Cookies Policy

This site uses cookies. By continuing to browse the site you are agreeing to our use of cookies.

I accept this policy

Find out more here

Songs Of The Askaris (Conscripted Soldiers)

Brill’s MyBook program is exclusively available on BrillOnline Books and Journals. Students and scholars affiliated with an institution that has purchased a Brill E-Book on the BrillOnline platform automatically have access to the MyBook option for the title(s) acquired by the Library. Brill MyBook is a print-on-demand paperback copy which is sold at a favorably uniform low price.

Access this chapter

+ Tax (if applicable)

Chapter Summary

The German Colonial Army employed native African soldiers, known as askaris, in its colonies. The askaris were well paid but harshly disciplined. Sukuma men were highly regarded as soldiers for their discipline and endurance. The musics most associated with Sukuma askari military life were the genres known as beni and pubha. The pubha dance has an interesting history in the Sukuma region, as all sources claim that it is the same dance as beni, yet few sources realize the nature of its true origin in militarism and colonial contact. The beni, pubha, and askari songs that the author collected were used in marching, brush clearing, and various other labor details. The two askari songs are about their German leaders, describing their strange clothes, and describing their shoes made of wood.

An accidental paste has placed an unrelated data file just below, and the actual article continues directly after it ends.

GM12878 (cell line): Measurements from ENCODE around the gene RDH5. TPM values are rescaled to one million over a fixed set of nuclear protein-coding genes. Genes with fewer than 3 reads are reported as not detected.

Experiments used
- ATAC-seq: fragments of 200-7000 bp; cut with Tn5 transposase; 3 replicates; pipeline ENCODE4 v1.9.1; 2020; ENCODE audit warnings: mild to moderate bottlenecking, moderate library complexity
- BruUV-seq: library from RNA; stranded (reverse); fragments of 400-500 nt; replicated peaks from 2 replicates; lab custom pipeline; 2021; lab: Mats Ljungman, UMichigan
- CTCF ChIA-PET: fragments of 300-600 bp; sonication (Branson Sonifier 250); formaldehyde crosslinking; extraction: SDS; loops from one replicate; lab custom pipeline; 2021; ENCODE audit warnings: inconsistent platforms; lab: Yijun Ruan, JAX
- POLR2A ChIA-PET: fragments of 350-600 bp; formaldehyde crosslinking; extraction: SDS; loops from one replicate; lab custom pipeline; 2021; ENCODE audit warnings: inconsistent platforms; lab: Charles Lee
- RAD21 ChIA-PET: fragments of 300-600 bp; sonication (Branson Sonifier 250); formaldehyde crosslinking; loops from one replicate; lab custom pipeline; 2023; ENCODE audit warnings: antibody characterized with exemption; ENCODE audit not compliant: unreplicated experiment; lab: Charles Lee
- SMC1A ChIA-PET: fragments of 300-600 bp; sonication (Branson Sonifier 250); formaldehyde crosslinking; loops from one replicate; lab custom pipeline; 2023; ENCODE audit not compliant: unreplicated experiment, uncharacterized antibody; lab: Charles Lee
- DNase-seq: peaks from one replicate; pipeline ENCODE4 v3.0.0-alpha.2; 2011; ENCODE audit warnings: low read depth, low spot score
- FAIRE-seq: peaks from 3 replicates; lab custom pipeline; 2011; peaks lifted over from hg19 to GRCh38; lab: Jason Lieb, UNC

Keywords: askari songs; beni songs; pubha songs; Sukuma region



Can't access your account?
  • Tools

  • Add to Favorites
  • Printable version
  • Email this page
  • Recommend to your library

    You must fill out fields marked with: *

    Librarian details
    Your details
    Why are you recommending this title?
    Select reason:
    Sukuma Labor Songs from Western Tanzania — Recommend this title to your library
  • Export citations
  • Key

  • Full access
  • Open Access
  • Partial/No accessInformation